ROE Workshop 2009

Public Lecture

14 September 2009 at 19.30

Cosmic Dawn: The Search for the First Galaxies

Richard S Ellis FRS,
California Institute of Technology, Pasadena, USA

The final frontier in our understanding of cosmic history is the search for the first celestial objects which began to shine after an extended period of darkness astronomers call the "Dark Ages". Was this a glorious moment of brilliance or did it occur gradually over many hundreds of millions of years? And were the first sources brilliant and few, or feeble and numerous? Professor Ellis will describe our very limited understanding of this early phase of history and why its observation is important. His talk will highlight recent progress made in observing this era with the various ground and space-based telescopes some using the additional power of foreground `gravitational lenses' which boost faint signals emerging from the distant past.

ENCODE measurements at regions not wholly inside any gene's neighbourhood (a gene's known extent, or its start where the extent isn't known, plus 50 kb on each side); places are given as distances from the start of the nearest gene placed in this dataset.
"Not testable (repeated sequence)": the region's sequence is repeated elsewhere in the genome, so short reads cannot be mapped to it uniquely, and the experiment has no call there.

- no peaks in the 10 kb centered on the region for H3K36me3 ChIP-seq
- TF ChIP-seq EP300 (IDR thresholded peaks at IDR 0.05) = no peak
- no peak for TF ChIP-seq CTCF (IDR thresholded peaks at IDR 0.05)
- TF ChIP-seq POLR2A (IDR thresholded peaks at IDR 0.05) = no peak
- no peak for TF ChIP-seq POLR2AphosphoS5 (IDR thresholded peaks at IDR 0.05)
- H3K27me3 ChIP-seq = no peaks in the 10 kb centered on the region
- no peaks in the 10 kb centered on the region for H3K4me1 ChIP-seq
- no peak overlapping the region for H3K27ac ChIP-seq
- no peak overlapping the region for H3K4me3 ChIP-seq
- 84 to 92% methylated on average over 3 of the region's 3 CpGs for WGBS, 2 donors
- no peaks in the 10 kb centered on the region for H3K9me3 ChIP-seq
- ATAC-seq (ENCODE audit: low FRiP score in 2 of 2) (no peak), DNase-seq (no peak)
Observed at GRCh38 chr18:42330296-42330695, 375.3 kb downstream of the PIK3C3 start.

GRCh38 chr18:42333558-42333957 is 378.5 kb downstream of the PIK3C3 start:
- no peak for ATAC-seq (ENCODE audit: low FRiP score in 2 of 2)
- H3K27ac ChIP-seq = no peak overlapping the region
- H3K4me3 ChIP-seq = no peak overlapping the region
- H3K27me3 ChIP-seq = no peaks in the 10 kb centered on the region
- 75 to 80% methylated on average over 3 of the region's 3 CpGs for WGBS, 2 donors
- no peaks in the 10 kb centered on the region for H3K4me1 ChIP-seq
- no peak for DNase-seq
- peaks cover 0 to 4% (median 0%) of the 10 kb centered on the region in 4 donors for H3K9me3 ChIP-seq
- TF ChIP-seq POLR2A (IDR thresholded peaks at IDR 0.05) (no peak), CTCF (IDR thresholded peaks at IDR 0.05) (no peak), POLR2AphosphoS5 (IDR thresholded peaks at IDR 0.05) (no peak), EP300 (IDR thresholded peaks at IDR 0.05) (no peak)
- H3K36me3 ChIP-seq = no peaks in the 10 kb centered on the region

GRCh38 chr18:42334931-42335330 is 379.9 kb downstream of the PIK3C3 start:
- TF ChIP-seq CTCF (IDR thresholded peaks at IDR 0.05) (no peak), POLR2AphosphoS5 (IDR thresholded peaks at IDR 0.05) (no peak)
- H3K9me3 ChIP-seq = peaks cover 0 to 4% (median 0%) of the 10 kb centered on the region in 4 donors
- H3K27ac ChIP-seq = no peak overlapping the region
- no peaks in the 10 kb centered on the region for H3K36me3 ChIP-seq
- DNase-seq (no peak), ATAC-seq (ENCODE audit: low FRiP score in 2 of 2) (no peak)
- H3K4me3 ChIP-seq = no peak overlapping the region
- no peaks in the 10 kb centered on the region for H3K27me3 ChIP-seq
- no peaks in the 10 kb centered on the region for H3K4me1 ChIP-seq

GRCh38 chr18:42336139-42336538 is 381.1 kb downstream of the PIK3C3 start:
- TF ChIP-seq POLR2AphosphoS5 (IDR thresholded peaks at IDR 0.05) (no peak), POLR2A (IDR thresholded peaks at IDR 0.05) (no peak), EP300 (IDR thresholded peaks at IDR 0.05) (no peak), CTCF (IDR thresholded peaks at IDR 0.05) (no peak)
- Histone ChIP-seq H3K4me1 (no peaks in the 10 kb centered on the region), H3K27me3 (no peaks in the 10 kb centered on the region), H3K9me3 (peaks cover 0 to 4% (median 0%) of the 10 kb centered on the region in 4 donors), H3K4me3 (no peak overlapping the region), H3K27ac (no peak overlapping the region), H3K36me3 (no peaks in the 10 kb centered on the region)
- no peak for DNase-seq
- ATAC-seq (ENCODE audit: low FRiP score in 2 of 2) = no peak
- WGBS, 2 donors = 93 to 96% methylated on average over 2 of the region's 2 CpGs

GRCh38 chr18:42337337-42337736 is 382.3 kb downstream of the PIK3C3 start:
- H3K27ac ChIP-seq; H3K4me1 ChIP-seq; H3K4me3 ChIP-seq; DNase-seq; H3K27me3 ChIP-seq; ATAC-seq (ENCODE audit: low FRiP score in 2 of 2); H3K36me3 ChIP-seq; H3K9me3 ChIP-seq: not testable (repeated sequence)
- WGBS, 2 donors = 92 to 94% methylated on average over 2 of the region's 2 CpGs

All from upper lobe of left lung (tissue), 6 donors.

Richard Ellis is a Welshman by birth. He graduated at Oxford University before becoming a professor at Durham University and later Cambridge University. At Cambridge, he was Director of the Institute of Astronomy from 1994 to 1999. In 1999 he moved to Caltech to participate in the proposed Thirty Meter Telescope, a giant successor to Keck, now in the detailed design phase. He was Director of Caltech Optical Observatories from 2000 to 2005 and has published extensively in the areas of faint galaxy evolution as well as cosmological studies utilizing distant supernovae and gravitational lensing.

Surgeons' Hall Complex
Nicolson St
Edinburgh, EH8
+44 (0)131 527 3434

Tickets £3, Concessions £2. on sale at The Hub